I ran a little experiment for six months. First, instead of using third-parties to serve my online services (email, XMPP, CalDav etc.), I migrated my data to my own VPSes. This latest experiment consisted of hosting all these services on my own physical server, in my home, instead of remote VPSes.
The first step was to update the Internet link at home. My previous link was aimed mostly at domestic users - the ISP didn’t block any of the ports, but I had a dynamic IP address and no SLA. For a small (very small, indeed) fee, it was very easy to upgrade.
Hardware-wise, I needed no upgrades. I have a Dell server sitting idle at home, UPS, network equipment and pretty much everything else for this setup.
This setup would never get close to 99.9% availability, but this wasn’t the goal - anyways, 99% availability (~3.65 outage days per year) is enough for me. The only service which got more attention was email: I kept one VPS as a backup MX server which relayed messages back to my home-server.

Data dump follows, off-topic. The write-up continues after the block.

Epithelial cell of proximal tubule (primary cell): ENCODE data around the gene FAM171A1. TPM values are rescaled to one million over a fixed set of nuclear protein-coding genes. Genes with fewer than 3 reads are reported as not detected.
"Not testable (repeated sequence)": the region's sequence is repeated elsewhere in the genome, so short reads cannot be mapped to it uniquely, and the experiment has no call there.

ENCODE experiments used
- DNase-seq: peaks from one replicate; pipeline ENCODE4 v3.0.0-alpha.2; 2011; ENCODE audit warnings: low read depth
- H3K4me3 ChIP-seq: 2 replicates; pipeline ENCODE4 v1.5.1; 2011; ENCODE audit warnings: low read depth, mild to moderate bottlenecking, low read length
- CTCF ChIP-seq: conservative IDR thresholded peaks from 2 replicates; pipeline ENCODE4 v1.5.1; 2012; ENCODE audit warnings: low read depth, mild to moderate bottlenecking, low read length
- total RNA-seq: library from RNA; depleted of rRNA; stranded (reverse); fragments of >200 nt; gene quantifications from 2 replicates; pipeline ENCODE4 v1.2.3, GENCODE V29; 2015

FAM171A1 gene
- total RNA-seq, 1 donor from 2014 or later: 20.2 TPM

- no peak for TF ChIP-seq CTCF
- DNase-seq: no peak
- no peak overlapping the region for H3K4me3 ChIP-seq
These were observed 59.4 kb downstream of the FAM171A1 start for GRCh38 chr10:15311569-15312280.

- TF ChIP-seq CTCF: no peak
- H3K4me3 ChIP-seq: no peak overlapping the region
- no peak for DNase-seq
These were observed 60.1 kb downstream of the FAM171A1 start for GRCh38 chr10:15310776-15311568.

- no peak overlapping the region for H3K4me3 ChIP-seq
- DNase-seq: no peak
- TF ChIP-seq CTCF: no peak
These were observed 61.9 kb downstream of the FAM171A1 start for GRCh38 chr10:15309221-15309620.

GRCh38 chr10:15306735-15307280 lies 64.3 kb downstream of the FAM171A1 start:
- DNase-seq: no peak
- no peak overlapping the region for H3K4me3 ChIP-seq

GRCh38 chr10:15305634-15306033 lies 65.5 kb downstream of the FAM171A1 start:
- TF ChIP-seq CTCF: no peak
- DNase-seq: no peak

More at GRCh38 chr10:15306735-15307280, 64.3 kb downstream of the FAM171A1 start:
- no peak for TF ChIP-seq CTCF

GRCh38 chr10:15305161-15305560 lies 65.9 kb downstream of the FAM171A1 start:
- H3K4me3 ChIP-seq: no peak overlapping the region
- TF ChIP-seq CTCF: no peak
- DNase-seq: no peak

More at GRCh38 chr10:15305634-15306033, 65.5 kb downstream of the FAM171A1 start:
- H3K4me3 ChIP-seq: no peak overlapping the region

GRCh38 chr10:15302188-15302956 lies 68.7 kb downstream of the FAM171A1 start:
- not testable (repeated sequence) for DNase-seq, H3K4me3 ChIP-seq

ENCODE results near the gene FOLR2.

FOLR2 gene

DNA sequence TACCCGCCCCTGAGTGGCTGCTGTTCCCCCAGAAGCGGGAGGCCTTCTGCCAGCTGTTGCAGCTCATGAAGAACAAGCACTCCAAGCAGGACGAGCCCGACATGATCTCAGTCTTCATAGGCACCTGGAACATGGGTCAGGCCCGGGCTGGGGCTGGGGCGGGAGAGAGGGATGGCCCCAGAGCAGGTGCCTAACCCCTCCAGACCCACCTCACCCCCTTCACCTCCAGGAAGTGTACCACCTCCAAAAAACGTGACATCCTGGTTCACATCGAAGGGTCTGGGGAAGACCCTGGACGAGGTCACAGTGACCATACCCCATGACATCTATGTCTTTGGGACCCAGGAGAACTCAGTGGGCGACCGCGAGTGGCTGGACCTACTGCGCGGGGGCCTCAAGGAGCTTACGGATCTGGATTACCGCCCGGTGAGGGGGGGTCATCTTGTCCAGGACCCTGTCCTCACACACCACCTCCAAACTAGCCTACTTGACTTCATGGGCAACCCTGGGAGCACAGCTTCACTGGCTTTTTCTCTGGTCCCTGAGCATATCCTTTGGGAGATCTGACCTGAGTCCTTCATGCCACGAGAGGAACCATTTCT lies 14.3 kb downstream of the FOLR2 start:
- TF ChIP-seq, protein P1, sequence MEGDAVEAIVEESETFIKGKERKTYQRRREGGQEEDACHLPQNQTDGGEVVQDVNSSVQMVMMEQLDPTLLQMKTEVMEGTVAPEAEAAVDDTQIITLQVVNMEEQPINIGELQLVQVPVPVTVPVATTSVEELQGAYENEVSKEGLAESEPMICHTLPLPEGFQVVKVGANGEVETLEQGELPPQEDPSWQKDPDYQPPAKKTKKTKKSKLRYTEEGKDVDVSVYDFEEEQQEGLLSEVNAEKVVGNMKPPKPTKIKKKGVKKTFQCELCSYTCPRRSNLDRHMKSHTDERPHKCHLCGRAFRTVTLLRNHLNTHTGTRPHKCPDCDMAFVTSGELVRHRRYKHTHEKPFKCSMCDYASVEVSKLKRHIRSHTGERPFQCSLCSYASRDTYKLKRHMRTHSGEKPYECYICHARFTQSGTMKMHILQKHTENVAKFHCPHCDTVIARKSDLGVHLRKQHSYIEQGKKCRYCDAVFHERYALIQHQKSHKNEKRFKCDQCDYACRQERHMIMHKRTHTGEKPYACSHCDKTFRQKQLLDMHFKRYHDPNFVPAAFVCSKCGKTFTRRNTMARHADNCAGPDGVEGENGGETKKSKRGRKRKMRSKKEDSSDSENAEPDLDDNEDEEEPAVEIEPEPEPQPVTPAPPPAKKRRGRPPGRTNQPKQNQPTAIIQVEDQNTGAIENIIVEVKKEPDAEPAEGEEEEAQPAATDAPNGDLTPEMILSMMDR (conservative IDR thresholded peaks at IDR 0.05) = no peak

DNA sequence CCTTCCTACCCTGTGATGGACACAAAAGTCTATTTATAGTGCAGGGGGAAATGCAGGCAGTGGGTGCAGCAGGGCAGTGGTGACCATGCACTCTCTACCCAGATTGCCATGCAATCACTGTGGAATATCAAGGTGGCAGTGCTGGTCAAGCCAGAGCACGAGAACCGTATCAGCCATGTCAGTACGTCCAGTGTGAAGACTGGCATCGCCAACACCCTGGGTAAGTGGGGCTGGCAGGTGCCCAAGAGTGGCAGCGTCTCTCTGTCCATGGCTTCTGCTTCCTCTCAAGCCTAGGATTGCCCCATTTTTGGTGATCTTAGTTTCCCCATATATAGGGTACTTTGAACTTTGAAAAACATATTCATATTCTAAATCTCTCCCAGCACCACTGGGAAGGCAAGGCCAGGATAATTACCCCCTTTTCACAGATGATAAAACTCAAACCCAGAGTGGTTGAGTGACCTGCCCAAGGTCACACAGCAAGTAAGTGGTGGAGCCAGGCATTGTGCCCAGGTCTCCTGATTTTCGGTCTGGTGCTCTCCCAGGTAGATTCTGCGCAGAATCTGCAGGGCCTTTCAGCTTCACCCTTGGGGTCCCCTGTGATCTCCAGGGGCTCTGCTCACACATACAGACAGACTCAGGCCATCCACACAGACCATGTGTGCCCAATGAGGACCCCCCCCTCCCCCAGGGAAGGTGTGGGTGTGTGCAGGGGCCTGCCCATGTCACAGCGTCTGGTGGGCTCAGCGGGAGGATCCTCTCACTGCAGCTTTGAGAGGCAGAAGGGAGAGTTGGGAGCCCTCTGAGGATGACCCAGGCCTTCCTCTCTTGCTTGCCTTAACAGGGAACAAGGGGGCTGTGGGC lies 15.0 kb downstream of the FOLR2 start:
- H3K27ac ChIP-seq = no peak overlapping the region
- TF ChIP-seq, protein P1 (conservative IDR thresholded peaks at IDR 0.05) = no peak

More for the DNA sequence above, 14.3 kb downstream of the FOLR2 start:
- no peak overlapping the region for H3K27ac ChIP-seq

The internet link provided by Quickline worked perfectly and even during my apartment move, the link was up immediately as we entered our new home. Their tech support is also great. I really recommend their services.
I also can’t praise enough the FreeBSD and bhyve projects. Good documentation and communities, setting up the server and VMs was exciting (the first time isn’t easy, but you learn a lot in the process and it’s very rewarding).
What didn’t work
I blame this one on being a new parent. The root cause for both outages I had was my son :) He is still young and very curious, so I should have expected the power button to be calling out to him, asking him to press it. The same goes for the UPS emergency shutdown button. All in all, this was the only thing which caught me by surprise.
I really enjoyed and learned with the experience and recommend it to anyone who wants to practice their sysadmin skills. There are some things I would do differently, mainly separate my home Internet link from my server Internet link - but this wasn’t available at the time. Cooling and the power bills are factors one cannot ignore as well.
One of my goals is to publish instructions, step-by-step, on how to achieve this same setup.
Now I’ve moved my services back to a remote server hosted at Hetzner also running bhyve guests. I also decided to do something from my long-standing to-do list: migrate this blog from Wordpress to Pelican.